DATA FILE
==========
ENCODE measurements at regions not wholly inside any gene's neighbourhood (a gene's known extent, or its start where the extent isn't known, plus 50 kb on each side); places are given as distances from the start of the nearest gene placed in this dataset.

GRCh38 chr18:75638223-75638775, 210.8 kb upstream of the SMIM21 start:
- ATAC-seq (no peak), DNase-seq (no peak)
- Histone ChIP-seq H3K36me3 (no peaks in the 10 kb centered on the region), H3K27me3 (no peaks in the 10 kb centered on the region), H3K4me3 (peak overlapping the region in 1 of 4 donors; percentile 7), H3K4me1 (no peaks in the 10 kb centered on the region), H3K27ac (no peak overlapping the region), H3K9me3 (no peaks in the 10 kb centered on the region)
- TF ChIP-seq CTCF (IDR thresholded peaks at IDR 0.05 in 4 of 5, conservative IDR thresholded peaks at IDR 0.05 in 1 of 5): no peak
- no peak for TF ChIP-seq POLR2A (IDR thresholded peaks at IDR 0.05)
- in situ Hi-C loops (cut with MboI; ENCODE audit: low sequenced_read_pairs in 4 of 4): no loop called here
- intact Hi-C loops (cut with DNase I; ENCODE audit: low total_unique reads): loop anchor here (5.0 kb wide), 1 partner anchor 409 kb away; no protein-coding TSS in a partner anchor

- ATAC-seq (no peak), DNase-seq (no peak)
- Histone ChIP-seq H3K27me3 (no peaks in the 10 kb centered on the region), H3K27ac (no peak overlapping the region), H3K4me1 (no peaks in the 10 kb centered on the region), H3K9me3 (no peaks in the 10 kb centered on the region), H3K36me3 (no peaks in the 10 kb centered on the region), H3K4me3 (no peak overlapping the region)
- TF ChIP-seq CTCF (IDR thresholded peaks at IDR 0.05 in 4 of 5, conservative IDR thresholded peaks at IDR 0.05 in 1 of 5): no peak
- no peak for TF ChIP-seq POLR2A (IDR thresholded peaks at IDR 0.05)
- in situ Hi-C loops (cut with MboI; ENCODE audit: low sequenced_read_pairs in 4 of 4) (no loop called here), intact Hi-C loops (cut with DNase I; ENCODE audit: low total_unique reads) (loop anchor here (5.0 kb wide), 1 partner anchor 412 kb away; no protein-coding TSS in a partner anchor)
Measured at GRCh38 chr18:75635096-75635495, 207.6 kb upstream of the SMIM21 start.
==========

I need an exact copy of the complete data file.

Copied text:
ENCODE measurements at regions not wholly inside any gene's neighbourhood (a gene's known extent, or its start where the extent isn't known, plus 50 kb on each side); places are given as distances from the start of the nearest gene placed in this dataset.

GRCh38 chr18:75638223-75638775, 210.8 kb upstream of the SMIM21 start:
- ATAC-seq (no peak), DNase-seq (no peak)
- Histone ChIP-seq H3K36me3 (no peaks in the 10 kb centered on the region), H3K27me3 (no peaks in the 10 kb centered on the region), H3K4me3 (peak overlapping the region in 1 of 4 donors; percentile 7), H3K4me1 (no peaks in the 10 kb centered on the region), H3K27ac (no peak overlapping the region), H3K9me3 (no peaks in the 10 kb centered on the region)
- TF ChIP-seq CTCF (IDR thresholded peaks at IDR 0.05 in 4 of 5, conservative IDR thresholded peaks at IDR 0.05 in 1 of 5): no peak
- no peak for TF ChIP-seq POLR2A (IDR thresholded peaks at IDR 0.05)
- in situ Hi-C loops (cut with MboI; ENCODE audit: low sequenced_read_pairs in 4 of 4): no loop called here
- intact Hi-C loops (cut with DNase I; ENCODE audit: low total_unique reads): loop anchor here (5.0 kb wide), 1 partner anchor 409 kb away; no protein-coding TSS in a partner anchor

- ATAC-seq (no peak), DNase-seq (no peak)
- Histone ChIP-seq H3K27me3 (no peaks in the 10 kb centered on the region), H3K27ac (no peak overlapping the region), H3K4me1 (no peaks in the 10 kb centered on the region), H3K9me3 (no peaks in the 10 kb centered on the region), H3K36me3 (no peaks in the 10 kb centered on the region), H3K4me3 (no peak overlapping the region)
- TF ChIP-seq CTCF (IDR thresholded peaks at IDR 0.05 in 4 of 5, conservative IDR thresholded peaks at IDR 0.05 in 1 of 5): no peak
- no peak for TF ChIP-seq POLR2A (IDR thresholded peaks at IDR 0.05)
- in situ Hi-C loops (cut with MboI; ENCODE audit: low sequenced_read_pairs in 4 of 4) (no loop called here), intact Hi-C loops (cut with DNase I; ENCODE audit: low total_unique reads) (loop anchor here (5.0 kb wide), 1 partner anchor 412 kb away; no protein-coding TSS in a partner anchor)
Measured at GRCh38 chr18:75635096-75635495, 207.6 kb upstream of the SMIM21 start.